In State Transit Authority of New South Wales v Chemler  NSWCA 249; 5 DVCR 286 at  Basten JA said:
The precise scope of a provision such as s 354 [the predecessor to s 43] will depend upon the circumstances in which its operation arises. No doubt the Commission is required to apply substantive rules of law applicable to its jurisdiction and to comply with rules of procedural fairness, although the content of the latter may be affected by the terms of the provision. [Citations omitted]
Onus and standard of proof
In my view, there cannot be any serious question given the nature of the powers exercised by non-presidential members, the nature of the function they perform, and the essentially adversarial context in which the parties bring their dispute for resolution, something akin to the usual civil burden and standard applies. For example, a merit review requires determining the ‘correct and preferable decision’ (s 7.13(1) MIA Act)’. The burden generally is on the moving party: he who asserts must prove. And the standard of proof is on the balance of probabilities. So much, it seems to me arises out of the decision of Finkelstein J in Epeabaka v Minister for Immigration and Multicultural Affairs (1997) 150 ALR 397; 47 ALD 555. That decision concerned the functions of the Refugee Review Tribunal which proceeding were not adversarial for the simple reason there was no contradictor. His Honour said:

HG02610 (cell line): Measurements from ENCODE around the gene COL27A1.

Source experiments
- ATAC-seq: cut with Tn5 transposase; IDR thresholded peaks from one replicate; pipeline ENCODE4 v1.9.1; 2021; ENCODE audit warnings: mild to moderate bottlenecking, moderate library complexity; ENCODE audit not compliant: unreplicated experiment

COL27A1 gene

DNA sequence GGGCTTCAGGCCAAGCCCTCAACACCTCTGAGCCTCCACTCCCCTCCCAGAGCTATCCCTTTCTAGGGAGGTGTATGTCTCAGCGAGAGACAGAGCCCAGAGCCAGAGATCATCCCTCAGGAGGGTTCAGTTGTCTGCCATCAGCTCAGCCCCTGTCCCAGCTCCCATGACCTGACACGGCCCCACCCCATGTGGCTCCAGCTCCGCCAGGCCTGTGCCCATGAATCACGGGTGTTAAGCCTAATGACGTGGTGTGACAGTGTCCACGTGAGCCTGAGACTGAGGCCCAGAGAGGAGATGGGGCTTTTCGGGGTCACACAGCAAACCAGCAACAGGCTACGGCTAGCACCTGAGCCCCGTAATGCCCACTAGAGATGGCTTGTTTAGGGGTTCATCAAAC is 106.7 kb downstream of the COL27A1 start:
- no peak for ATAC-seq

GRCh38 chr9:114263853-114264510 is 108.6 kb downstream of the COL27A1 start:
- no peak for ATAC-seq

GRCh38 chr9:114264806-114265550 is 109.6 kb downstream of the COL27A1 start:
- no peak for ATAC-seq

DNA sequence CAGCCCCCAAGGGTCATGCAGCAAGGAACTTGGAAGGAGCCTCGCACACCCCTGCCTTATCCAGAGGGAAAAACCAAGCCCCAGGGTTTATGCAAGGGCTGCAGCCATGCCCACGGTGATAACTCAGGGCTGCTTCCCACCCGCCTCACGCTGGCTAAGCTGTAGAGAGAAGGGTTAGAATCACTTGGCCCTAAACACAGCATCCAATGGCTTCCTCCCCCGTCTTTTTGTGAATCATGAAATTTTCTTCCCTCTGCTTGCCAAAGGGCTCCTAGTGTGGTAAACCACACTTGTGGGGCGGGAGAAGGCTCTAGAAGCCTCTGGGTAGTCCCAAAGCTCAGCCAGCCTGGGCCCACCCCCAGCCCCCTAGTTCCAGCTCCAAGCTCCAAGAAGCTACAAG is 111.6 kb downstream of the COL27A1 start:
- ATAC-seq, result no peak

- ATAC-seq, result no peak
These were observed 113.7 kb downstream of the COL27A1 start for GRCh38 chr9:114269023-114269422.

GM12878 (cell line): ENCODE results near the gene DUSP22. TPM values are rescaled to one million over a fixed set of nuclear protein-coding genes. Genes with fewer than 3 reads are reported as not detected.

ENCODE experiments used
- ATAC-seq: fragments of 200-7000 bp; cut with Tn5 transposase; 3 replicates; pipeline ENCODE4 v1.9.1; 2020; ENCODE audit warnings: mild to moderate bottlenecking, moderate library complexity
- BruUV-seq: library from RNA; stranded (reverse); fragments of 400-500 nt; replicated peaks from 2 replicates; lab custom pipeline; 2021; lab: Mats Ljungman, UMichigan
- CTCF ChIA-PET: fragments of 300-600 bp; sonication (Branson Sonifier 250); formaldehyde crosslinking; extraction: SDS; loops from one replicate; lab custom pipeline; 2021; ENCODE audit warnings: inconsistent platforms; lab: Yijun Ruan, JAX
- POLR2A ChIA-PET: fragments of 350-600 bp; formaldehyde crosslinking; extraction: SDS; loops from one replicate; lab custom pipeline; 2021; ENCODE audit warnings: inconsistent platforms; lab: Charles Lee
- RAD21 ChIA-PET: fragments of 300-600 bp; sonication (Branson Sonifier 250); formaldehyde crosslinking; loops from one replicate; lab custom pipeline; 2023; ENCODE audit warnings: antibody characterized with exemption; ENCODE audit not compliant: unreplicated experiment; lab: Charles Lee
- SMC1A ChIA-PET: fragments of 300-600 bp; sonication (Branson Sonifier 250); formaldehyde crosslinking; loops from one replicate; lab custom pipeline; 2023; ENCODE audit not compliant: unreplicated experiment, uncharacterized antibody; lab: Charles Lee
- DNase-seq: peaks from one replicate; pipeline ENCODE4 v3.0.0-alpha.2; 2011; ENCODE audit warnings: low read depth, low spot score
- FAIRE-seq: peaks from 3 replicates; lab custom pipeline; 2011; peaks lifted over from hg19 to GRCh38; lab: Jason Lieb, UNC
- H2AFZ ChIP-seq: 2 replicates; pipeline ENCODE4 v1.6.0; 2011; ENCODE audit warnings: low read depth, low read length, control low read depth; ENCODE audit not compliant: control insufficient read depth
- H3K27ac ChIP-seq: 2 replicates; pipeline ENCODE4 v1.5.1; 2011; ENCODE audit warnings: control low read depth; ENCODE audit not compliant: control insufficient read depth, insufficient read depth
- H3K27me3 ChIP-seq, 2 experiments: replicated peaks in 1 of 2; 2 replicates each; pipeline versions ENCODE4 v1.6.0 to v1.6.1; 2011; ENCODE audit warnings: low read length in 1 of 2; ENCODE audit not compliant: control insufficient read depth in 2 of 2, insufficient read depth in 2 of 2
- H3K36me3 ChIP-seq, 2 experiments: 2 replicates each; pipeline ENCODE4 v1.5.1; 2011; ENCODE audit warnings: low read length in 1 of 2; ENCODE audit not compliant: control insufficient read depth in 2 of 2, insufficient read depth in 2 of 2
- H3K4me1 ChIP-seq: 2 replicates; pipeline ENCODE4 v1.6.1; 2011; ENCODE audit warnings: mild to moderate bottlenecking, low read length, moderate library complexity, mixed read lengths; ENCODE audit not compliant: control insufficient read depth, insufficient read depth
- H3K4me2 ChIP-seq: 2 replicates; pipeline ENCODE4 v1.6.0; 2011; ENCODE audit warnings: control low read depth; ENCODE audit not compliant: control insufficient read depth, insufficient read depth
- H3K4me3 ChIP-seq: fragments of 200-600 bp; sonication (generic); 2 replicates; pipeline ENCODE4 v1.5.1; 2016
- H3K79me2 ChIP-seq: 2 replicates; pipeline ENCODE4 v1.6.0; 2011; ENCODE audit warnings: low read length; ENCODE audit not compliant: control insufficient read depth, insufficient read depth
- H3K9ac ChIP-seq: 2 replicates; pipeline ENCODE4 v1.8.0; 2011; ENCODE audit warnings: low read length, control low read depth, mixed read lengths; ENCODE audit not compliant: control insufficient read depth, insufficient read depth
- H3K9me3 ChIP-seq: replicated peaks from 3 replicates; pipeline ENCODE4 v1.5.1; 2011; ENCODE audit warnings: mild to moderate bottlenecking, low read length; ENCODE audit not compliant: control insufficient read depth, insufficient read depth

One consequence of a proceeding not being adversarial is that an applicant does not carry any burden of proof …. I use the term burden of proof to refer to an obligation to prove or disprove a fact. This is sometimes referred to as an evidential burden. … Thus, the tribunal must simply listen to all of the evidence and decide the case on the basis of that evidence. … Most usually the evidence will be adduced by an applicant, but the tribunal has power to require the secretary [of the Department] to provide it with information … and can also inform itself of relevant facts. In considering the evidence the tribunal is “under a duty to arrive at the correct or preferable decision in the case”. … Ordinarily such a duty would be imposed by the common law or as a necessary incident of the legislation that establishes a tribunal but in the case of this tribunal [the Act] would also be a source of that obligation. [Citations and references to statute omitted]
His Honour continued: